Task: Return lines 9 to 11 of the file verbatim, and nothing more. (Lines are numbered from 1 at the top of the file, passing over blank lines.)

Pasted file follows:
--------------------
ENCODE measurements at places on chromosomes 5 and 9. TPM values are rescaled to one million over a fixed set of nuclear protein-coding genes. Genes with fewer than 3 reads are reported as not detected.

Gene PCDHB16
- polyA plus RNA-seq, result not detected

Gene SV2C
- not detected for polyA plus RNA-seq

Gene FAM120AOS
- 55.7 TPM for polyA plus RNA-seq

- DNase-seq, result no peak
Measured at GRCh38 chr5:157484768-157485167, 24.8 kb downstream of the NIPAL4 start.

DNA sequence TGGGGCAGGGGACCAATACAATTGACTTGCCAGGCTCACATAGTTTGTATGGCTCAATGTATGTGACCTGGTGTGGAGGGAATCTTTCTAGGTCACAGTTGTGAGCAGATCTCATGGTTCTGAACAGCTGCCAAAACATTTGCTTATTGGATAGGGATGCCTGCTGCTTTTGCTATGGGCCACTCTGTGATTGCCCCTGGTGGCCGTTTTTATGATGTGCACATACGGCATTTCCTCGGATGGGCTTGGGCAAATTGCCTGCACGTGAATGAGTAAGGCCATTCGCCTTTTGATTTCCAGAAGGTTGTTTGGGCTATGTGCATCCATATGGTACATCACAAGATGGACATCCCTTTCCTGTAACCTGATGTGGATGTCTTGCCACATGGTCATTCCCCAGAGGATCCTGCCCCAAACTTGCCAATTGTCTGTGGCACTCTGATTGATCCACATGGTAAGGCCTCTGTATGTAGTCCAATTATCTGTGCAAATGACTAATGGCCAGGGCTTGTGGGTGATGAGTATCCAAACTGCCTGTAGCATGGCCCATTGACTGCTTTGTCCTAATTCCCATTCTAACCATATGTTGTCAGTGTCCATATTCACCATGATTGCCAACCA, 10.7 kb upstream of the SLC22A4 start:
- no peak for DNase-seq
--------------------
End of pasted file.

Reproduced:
Measured at GRCh38 chr5:157484768-157485167, 24.8 kb downstream of the NIPAL4 start.

DNA sequence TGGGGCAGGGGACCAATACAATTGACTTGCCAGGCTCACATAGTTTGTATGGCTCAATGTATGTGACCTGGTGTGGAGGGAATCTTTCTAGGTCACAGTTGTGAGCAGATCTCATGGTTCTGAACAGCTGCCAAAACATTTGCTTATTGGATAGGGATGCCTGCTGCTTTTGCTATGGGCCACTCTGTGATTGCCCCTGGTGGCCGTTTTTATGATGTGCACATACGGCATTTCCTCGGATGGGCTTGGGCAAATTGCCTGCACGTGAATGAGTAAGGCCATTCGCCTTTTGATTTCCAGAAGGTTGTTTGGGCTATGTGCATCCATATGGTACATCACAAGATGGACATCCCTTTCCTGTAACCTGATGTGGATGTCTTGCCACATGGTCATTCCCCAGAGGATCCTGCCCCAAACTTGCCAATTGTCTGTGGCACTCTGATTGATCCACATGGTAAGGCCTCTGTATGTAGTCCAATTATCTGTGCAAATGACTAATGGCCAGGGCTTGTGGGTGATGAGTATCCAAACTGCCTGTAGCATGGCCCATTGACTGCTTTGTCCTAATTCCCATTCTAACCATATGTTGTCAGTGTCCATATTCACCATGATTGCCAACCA, 10.7 kb upstream of the SLC22A4 start:
- no peak for DNase-seq